The green movement’s commitment to non-violence is often taken for granted but it is, in many ways, an extraordinarily challenging principle. I often wonder about the extent to which we ought to apply the idea of non-violence in our lives and in our politics – but don’t. Of course, it is possible to interpret the term narrowly and consider that it applies only to acts such as the waging of warfare or physical violence against people or property or the natural world. Nevertheless, even this narrow definition could be considered contentious – should we all be vegans on this basis?
Leaving that particular point aside for a rainy day, I think most greens would actually acknowledge a wider interpretation of the non-violence principle that includes ‘invisible’ violence at the personal level, for example, psychological or emotional abuse. But what about the notion of ‘structural violence’?
Structural violence, the theme of Paul Farmer’s book, Pathologies of power, is the systematic economic and social deprivation currently inflicted on a global scale on billions of our fellow humans. It encompasses offences against human dignity such as extreme and relative poverty, and social inequalities ranging from racism to gender inequality; it leads to the world’s poor dying from starvation and easily curable diseases. Through Paul Farmer’s analysis we also see that the economic and social structures of our time, the governments and banks, the global markets and global institutions, are the agents of this violence. These forces, which inflict the terrorism of money on the poor of the world, are the forces of structural violence.
Paul Farmer writes as a physician with more than 20 years’ experience working in the poverty of central Haiti, with the Zapatista rebels in Chiapas, among people suffering from multi-drug resistant TB in Russia’s prisons and the slums of Lima, and with homeless AIDS sufferers on the streets of Boston. In his book he details the daily effects of extreme poverty on the health of his patients and makes it clear that the entirely avoidable premature deaths he witnesses are caused by structural violence.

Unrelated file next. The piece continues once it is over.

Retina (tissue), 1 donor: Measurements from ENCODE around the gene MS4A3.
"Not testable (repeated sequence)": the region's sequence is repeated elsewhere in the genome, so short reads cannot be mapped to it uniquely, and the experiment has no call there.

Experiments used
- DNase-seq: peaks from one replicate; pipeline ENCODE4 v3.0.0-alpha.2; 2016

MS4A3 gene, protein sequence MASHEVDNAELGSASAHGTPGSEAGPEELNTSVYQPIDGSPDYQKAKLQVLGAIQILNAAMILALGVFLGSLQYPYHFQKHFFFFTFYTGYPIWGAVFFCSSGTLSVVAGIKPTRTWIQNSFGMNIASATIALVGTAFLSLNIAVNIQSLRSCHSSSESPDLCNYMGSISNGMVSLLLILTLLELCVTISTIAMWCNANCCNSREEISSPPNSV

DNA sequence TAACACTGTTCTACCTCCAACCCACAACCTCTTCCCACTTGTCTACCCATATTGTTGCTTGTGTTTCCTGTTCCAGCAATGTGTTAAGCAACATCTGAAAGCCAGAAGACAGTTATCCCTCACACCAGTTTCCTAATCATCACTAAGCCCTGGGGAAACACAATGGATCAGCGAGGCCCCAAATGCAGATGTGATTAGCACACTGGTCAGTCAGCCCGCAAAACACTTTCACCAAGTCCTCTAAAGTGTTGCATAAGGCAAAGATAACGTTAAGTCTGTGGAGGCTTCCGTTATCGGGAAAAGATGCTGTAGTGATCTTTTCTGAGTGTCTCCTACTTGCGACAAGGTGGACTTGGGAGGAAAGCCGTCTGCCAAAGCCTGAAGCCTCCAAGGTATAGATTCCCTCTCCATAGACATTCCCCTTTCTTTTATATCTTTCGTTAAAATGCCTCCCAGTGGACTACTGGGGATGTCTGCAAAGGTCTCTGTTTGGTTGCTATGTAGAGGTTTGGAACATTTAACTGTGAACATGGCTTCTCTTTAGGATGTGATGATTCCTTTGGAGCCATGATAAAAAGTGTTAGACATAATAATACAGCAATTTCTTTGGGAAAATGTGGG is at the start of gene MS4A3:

In order to counter this pervasive inequality, Farmer argues that we must extend our understanding of human rights to include collective social and economic rights as well as the civil and political freedoms of the individual. And, since the right to vote which exists on paper in many parts of the world has not protected the poor from readily treatable pathogens and premature death, civil rights cannot be defended intellectually if they are not accompanied by access to basic health care and adequate nutrition for every single human being.
Many of our glib leaders like to talk at length about freedom. This is what represents basic freedom: the freedom to survive.
Paul Farmer leaves me in no doubt that the green movement’s commitment to non-violence properly extends to eradicating all manifestations of structural violence across the globe. However, while it is easy to be outraged about events in Haiti, Rwanda, Siberia or Iraq, what about structural violence here in Aotearoa New Zealand? Let us ponder the following facts: Maori men have a life expectancy of 69 years while non-Maori men have a life expectancy of 77 years; Maori women have a life expectancy of 73 years while non-Maori women have a life expectancy of 82 years. Such evil inequality in health is truly the pathology of power. This is where the struggle against structural violence begins.
Pathologies of power: Health, human rights and the new war on the poor, by Paul Farmer. University of California Press (2005).